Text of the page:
That’s not to say it isn’t an impressive feat of engineering in its own right. The Founders Edition designs for the RTX 30-series cards is a complete overhaul from Nvidia, and it truly shines with its RTX 3090. It’s a monstrous triple card design but with clean black and sliver metal finishes and rounded edges that just give it an absolutely classy look inside any chassis. This is Nvidia’s best FE design thus far, exuding professionalism while also making a statement in a windowed case. The white lit GeForce RTX logo on the side and thin but elegant RBG strip on the top don’t let you go overboard with lighting, but they blend beautifully into the rest of the hardware’s design language.
That configuration creates an innovative new cooling solution from Nvidia, which exhausts air both out the back of the card as well as upwards towards any top-mounted exhaust fans. This does put hot air directly in front of any intake you might have for your CPU cooler (if you’re using air cooling), which might initially be cause for concern. But in practice this hasn’t really resulted in measurable worse performance in my specific build. It has managed to keep the card itself incredibly cool though. The RTX 3090 never peaked above 70 degrees Celsius in any of my testings at its stock settings, while also providing passive and silent cooling when idle.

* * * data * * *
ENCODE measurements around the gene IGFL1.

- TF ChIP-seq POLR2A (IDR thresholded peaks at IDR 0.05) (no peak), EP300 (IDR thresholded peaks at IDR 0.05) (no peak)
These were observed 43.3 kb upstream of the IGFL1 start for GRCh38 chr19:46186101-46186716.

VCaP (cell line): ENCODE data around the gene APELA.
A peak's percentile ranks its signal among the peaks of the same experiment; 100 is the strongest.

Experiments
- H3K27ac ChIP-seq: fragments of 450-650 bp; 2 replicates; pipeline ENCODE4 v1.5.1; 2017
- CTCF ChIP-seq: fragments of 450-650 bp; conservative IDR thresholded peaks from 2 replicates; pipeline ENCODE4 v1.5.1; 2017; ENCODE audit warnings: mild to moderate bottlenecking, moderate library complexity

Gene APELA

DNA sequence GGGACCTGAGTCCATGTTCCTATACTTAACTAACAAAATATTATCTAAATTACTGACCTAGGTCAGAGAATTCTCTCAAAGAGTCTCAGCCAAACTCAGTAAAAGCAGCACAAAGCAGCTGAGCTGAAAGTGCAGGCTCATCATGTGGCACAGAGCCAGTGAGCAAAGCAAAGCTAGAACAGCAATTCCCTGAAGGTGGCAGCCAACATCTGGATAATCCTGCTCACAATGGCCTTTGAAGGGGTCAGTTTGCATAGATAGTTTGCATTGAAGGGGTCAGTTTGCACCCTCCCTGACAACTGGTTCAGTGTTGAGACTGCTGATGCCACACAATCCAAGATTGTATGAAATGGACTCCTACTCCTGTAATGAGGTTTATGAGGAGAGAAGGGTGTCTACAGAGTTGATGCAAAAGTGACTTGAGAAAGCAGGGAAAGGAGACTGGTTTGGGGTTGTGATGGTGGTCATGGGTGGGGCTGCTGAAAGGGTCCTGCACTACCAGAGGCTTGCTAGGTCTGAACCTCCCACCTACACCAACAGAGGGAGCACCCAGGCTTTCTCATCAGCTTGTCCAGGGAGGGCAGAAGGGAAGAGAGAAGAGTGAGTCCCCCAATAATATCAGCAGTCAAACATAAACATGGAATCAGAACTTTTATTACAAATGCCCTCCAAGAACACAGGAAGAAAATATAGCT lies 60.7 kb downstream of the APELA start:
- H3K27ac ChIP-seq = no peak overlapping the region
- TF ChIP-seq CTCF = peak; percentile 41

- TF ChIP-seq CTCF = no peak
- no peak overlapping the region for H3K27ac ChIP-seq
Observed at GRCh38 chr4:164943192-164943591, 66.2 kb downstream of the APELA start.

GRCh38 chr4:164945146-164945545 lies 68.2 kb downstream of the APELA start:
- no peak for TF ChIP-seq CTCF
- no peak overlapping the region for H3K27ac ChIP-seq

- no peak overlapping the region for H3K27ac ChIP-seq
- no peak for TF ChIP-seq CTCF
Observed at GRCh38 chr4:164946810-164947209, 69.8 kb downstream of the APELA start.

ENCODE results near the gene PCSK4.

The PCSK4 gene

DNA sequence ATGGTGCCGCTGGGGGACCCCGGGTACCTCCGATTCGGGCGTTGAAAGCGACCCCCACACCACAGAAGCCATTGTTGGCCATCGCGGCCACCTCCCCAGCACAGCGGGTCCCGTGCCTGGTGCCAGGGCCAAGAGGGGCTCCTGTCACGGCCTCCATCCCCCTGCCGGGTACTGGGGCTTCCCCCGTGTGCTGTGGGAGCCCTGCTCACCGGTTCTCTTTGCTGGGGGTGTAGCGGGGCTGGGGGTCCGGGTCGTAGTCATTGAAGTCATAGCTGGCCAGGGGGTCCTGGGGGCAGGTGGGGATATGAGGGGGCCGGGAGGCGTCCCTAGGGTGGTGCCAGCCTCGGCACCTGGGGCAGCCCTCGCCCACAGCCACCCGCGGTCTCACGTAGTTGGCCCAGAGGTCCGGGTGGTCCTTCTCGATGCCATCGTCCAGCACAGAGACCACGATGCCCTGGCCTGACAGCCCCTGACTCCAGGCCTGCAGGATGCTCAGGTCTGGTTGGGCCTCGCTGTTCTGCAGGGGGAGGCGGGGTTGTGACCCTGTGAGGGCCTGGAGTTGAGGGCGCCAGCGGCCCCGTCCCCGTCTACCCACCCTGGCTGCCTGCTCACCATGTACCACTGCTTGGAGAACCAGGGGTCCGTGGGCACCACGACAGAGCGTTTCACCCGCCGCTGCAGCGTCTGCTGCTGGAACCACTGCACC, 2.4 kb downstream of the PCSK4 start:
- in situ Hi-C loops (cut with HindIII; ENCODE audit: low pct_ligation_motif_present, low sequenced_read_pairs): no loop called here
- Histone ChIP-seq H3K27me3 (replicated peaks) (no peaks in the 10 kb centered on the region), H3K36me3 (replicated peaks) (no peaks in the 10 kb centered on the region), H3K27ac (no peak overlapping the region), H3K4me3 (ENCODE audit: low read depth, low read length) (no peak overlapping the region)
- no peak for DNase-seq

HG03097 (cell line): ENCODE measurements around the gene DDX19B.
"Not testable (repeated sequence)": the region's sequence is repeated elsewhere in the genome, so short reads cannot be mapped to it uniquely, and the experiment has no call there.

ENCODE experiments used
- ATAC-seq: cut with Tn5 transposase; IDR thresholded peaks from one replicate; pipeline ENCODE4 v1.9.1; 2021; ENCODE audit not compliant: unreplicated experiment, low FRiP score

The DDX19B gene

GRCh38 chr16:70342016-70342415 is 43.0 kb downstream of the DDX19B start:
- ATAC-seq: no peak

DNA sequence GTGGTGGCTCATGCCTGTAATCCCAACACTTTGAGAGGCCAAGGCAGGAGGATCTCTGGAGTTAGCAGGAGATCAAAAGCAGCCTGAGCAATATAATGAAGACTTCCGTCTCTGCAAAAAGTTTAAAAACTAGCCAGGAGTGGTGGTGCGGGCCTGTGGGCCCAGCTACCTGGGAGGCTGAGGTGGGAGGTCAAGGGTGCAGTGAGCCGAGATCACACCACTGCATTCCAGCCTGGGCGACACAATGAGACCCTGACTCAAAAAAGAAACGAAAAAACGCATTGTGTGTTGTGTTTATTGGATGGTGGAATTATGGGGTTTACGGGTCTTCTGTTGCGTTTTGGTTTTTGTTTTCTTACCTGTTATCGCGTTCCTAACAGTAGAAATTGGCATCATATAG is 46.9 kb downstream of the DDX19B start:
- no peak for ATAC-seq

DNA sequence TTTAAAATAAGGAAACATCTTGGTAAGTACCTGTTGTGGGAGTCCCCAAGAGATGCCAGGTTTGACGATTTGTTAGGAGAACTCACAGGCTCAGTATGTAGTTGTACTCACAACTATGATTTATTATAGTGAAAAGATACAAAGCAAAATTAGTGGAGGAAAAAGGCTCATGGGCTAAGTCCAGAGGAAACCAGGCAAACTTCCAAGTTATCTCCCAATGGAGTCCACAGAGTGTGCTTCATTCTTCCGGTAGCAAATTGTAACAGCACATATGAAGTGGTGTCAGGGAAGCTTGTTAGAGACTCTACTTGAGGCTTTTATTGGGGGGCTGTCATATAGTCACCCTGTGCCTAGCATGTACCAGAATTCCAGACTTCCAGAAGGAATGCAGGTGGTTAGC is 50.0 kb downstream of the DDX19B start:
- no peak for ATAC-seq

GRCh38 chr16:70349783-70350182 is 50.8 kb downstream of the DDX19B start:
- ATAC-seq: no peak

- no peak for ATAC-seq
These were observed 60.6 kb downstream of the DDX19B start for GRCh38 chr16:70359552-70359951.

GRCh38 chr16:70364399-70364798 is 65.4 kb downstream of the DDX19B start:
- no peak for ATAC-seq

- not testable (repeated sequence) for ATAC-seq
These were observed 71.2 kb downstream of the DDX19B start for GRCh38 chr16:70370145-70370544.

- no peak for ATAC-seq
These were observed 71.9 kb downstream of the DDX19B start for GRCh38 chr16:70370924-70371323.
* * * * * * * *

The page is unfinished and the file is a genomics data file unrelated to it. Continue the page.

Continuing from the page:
Noise levels under load can be slightly bothersome, however. The RTX 3090 is a quiet card most of the time, with only the noise of moving air kicking up the decibels as soon as you start stressing it. In some sustained cases the card did kick its fans up to its highest settings, which did result in a lot of noise. The cause of this was perplexing, however, as the reported core temperature was regularly below 70 degrees in these instances. This suggests another component in the card getting hotter than is usual, triggering the high fan curve. But without sensors on anything other than the core, it was difficult to pinpoint exactly what it might be.